Saints Receive Bounty From American Association/Can-Am Teams As Four Different Trades Are CompletedST. PAUL, MN September 18, 2014
SAINTS RECEIVE BOUNTY FROM AMERICAN ASSOCIATION/CAN-AM TEAMS AS FOUR DIFFERENT TRADES ARE COMPLETED
ST. PAUL, MN (September 18, 2014) – The St. Paul Saints giveth during the season and now they shall taketh away. After sending four different players to playoff contending teams the Saints are now receiving the players that will make up part of the 2015 team at CHS Field and there is still more to come. The Saints have received outfielder Carlo Testa from the American Association Champion Wichita Wingnuts. Pitcher Dustin Crenshaw and outfielder Josh Romanski join the team from the Gary SouthShore Railcats in the trade that sent infielder Henry Wrigley to the Central Division runner-up. The Saints get outfielder Chad Mozingo from the American Association runner-up Lincoln Saltdogs after sending reliever McKenzie King to the Saltdogs. Finally, the Saints received outfielder Alonzo Harris from the Can-Am League runner-up New Jersey Jackals in which they received starting pitcher Jeff Shields.
The 27-year-old Testa helped the Wingnuts to the best record in the American Association and, eventually, to the American Association title. He hit .338 with 10 home runs and 58 RBI while playing in all 100 games. In 397 at bats he scored 79 runs, slugged 25 doubles, nine triples, stole 24 bases, with a .398 on base percentage and .521 slugging percentage. He was selected to the 2014 American Association All-Star Game. He finished second in the league in triples, fourth in runs scored, tied for fourth in total bases (207) and fifth in hits (134). His nine triples were as many as the Saints put up this season as a team, which were the fewest in the American Association.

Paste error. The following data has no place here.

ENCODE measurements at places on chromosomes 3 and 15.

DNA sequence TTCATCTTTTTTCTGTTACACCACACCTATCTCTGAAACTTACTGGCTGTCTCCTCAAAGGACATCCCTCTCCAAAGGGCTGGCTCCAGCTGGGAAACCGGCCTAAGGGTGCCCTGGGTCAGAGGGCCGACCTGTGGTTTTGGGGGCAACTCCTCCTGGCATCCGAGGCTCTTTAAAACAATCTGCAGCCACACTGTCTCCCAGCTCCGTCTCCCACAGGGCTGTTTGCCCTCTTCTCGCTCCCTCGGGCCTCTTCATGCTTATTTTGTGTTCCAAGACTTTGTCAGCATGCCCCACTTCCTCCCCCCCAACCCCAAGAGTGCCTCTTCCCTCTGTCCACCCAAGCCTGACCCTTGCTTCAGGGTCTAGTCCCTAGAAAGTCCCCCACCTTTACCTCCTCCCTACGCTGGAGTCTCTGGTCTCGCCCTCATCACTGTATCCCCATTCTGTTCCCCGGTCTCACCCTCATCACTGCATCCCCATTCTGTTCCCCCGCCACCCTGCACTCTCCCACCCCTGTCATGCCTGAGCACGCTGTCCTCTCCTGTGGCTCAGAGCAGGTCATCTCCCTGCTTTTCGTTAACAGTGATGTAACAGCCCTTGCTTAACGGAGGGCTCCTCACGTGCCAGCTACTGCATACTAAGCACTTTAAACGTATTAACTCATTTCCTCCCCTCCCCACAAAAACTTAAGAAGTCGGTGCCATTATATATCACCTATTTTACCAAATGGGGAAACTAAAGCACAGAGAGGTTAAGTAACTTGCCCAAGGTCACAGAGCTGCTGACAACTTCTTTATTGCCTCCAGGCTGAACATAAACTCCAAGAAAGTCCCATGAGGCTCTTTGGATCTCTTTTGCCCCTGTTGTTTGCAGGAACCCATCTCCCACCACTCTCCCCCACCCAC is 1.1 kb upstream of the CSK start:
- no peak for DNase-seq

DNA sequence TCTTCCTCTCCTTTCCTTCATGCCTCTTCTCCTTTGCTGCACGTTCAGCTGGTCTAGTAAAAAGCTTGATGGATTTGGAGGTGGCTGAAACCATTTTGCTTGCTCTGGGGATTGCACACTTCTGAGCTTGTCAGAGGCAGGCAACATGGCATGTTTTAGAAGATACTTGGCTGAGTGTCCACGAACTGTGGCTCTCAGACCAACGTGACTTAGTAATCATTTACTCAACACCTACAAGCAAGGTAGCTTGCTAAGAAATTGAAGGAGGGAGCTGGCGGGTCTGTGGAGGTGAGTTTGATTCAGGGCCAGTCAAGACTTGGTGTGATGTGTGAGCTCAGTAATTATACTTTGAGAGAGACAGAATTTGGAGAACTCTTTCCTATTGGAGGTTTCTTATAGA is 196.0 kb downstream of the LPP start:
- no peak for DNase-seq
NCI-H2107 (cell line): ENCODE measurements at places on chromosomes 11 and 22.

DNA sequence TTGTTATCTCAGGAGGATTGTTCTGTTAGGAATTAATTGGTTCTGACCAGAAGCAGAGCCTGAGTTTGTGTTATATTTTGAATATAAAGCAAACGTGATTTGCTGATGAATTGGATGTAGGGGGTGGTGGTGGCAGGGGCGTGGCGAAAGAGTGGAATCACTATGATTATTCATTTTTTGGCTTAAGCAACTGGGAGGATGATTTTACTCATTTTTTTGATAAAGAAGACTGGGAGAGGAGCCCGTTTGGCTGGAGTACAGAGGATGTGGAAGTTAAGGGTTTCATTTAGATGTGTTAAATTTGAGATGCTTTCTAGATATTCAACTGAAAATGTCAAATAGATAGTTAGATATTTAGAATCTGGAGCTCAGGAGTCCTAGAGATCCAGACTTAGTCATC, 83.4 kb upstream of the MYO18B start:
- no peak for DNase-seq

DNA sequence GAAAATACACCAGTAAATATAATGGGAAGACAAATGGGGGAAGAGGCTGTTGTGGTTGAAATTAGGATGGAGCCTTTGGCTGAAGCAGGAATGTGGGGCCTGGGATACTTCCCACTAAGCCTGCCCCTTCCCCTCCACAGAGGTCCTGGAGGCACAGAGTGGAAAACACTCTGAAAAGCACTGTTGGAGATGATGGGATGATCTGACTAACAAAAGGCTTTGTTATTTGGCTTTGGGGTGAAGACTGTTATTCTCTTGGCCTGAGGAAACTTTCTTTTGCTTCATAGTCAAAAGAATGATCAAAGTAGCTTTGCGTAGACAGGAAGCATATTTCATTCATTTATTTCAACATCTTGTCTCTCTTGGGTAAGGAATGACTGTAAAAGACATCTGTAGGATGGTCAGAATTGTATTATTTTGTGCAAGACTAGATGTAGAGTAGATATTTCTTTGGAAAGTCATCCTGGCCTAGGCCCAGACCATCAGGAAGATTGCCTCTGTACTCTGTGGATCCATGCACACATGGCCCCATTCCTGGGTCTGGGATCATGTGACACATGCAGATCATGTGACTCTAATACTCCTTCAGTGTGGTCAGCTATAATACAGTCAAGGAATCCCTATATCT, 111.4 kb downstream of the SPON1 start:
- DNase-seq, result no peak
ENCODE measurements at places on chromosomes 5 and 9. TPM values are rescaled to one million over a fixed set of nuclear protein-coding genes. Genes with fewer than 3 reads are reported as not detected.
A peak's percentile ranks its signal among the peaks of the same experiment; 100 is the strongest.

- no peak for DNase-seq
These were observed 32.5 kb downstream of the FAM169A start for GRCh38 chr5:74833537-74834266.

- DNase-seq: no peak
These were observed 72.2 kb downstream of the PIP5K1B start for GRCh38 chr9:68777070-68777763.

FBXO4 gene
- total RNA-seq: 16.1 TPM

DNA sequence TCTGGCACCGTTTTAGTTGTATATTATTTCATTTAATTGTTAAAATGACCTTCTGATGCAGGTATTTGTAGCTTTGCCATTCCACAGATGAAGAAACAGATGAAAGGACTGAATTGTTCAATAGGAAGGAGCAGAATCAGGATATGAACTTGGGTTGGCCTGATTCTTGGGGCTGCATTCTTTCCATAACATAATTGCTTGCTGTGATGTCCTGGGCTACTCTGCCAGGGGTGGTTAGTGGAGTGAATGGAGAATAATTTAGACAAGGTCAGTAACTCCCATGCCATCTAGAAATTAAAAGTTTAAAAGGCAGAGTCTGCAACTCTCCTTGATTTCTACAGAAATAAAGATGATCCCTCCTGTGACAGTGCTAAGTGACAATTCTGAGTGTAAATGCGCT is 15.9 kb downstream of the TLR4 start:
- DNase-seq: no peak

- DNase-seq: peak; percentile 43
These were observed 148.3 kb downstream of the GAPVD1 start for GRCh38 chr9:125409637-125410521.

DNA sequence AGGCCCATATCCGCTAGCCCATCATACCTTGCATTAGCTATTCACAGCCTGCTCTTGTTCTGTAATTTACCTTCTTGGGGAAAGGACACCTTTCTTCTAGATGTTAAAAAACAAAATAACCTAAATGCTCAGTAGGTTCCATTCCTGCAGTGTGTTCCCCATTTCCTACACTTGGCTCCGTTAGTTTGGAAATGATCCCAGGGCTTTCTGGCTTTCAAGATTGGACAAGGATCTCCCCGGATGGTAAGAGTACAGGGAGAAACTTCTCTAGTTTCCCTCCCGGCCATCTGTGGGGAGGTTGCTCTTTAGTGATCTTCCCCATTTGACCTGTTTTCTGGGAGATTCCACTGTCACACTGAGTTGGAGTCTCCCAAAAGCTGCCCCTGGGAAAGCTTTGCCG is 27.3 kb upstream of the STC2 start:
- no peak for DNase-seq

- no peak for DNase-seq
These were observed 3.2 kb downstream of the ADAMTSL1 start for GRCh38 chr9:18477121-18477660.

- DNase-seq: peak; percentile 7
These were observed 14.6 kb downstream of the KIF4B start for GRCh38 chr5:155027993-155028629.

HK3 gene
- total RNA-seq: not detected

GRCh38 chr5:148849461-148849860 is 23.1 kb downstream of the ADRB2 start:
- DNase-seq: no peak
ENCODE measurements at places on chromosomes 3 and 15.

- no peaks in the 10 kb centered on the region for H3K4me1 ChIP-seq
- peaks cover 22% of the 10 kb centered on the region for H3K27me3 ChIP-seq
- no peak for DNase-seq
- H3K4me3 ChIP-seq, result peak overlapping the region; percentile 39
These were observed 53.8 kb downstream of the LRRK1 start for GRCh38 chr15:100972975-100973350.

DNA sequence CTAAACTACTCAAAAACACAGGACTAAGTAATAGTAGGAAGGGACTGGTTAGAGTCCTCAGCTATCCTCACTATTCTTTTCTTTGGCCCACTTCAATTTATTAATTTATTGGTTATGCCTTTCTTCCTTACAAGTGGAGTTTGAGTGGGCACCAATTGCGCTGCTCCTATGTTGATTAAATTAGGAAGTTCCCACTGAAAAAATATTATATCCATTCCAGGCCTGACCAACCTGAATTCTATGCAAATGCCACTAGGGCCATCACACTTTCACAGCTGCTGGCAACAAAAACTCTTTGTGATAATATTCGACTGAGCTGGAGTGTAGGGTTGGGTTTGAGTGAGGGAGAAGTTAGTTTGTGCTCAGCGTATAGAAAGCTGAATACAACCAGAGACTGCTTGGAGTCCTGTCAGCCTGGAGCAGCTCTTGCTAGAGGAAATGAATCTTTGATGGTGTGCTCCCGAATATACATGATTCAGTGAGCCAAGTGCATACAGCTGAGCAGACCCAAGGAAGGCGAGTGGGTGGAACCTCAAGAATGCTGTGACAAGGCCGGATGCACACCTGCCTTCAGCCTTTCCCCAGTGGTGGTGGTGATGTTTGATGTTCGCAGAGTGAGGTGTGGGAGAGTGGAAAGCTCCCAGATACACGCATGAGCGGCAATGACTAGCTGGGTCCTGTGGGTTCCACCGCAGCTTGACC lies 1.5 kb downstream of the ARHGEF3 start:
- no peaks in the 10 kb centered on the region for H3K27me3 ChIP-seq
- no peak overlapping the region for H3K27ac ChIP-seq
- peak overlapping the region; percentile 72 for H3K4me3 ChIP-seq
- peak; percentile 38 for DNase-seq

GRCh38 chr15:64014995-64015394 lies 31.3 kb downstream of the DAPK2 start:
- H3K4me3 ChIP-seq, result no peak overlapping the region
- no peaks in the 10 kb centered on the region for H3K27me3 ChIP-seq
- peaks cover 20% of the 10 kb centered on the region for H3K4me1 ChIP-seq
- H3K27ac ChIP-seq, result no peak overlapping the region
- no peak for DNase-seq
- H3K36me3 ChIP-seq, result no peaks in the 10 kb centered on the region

“Testa had an excellent season and was a big part of Wichita winning the Championship,” said Saints manager George Tsamis. “He can run and proved to be one of the better hitters in the league.”
Testa was an 18th round selection in the June First-Year Player Draft by the Kansas City Royals out of Belmont University in 2008. He reached as high as Double-A and played a full season in Northwest Arkansas in 2012 where he set career highs in home runs with 15 and RBI with 54. Testa has averaged nearly 20 stolen bases a season during his seven years in baseball, an area the Saints finished dead last in with just 39. In 2013 he began at Double-A Northwest Arkansas before being released after 13 games and signing with the Traverse City Beach Bums of the Frontier League and hit .275 with seven home runs, 42 RBI and a career high 31 stolen bases.